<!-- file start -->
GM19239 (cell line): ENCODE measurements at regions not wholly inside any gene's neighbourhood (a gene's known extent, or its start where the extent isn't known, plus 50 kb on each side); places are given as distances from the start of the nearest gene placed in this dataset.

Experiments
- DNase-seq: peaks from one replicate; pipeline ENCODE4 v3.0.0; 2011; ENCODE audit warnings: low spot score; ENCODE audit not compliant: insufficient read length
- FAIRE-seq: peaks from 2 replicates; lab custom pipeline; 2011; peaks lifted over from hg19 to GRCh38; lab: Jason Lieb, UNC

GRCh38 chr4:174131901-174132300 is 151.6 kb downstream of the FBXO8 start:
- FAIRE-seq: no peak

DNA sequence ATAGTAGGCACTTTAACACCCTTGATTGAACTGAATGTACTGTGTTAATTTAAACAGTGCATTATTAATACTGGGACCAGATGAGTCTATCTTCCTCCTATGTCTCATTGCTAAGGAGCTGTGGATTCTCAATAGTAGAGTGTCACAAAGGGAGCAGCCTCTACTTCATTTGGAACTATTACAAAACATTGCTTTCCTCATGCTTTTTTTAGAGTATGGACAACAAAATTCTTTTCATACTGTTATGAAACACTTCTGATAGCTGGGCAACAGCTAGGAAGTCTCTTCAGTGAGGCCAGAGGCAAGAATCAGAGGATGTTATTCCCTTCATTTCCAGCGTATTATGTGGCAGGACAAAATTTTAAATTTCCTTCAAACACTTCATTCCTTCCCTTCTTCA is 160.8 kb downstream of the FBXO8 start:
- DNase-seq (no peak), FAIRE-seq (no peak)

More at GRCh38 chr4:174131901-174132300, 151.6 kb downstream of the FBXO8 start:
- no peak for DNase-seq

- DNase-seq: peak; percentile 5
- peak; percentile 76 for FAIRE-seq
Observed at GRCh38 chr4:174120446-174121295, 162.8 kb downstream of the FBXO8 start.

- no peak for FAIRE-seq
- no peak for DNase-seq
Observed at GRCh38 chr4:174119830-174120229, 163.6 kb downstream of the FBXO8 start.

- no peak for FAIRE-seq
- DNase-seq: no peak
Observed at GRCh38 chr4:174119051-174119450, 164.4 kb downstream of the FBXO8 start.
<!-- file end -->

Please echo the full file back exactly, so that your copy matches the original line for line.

GM19239 (cell line): ENCODE measurements at regions not wholly inside any gene's neighbourhood (a gene's known extent, or its start where the extent isn't known, plus 50 kb on each side); places are given as distances from the start of the nearest gene placed in this dataset.

Experiments
- DNase-seq: peaks from one replicate; pipeline ENCODE4 v3.0.0; 2011; ENCODE audit warnings: low spot score; ENCODE audit not compliant: insufficient read length
- FAIRE-seq: peaks from 2 replicates; lab custom pipeline; 2011; peaks lifted over from hg19 to GRCh38; lab: Jason Lieb, UNC

GRCh38 chr4:174131901-174132300 is 151.6 kb downstream of the FBXO8 start:
- FAIRE-seq: no peak

DNA sequence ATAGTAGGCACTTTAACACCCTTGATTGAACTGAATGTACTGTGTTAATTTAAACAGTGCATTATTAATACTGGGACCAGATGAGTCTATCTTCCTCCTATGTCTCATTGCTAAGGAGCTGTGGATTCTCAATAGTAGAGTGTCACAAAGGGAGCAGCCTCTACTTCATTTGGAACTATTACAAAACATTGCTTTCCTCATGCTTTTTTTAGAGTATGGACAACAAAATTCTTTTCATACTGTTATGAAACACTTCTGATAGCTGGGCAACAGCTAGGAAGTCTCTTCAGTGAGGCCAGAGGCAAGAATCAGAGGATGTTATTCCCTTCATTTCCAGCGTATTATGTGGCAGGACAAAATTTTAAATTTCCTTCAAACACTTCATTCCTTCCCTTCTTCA is 160.8 kb downstream of the FBXO8 start:
- DNase-seq (no peak), FAIRE-seq (no peak)

More at GRCh38 chr4:174131901-174132300, 151.6 kb downstream of the FBXO8 start:
- no peak for DNase-seq

- DNase-seq: peak; percentile 5
- peak; percentile 76 for FAIRE-seq
Observed at GRCh38 chr4:174120446-174121295, 162.8 kb downstream of the FBXO8 start.

- no peak for FAIRE-seq
- no peak for DNase-seq
Observed at GRCh38 chr4:174119830-174120229, 163.6 kb downstream of the FBXO8 start.

- no peak for FAIRE-seq
- DNase-seq: no peak
Observed at GRCh38 chr4:174119051-174119450, 164.4 kb downstream of the FBXO8 start.